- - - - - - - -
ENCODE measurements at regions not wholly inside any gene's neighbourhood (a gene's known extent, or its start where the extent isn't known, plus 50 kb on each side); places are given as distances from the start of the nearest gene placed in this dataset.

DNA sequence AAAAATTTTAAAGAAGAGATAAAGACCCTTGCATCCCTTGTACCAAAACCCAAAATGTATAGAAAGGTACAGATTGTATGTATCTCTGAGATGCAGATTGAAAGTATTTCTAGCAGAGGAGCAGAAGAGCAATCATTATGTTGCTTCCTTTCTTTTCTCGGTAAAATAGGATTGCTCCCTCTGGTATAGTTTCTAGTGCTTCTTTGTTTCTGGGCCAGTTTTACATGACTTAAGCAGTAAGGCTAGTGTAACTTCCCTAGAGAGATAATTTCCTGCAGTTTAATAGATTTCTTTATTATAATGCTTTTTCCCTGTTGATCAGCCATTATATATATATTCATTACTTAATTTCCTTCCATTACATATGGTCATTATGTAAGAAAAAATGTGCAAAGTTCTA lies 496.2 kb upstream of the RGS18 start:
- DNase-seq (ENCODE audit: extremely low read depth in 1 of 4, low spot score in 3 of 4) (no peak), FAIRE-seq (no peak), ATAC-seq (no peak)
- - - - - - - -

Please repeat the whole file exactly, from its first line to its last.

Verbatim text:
ENCODE measurements at regions not wholly inside any gene's neighbourhood (a gene's known extent, or its start where the extent isn't known, plus 50 kb on each side); places are given as distances from the start of the nearest gene placed in this dataset.

DNA sequence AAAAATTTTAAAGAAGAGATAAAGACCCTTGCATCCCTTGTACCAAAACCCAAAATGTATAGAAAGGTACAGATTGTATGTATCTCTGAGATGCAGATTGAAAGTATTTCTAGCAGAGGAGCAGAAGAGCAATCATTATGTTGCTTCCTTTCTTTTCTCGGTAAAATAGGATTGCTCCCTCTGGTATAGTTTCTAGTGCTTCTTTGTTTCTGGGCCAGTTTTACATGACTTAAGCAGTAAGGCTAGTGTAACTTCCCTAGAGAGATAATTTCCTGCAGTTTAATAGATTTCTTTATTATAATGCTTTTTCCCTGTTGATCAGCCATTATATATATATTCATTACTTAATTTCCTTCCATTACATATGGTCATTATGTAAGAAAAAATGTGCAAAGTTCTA lies 496.2 kb upstream of the RGS18 start:
- DNase-seq (ENCODE audit: extremely low read depth in 1 of 4, low spot score in 3 of 4) (no peak), FAIRE-seq (no peak), ATAC-seq (no peak)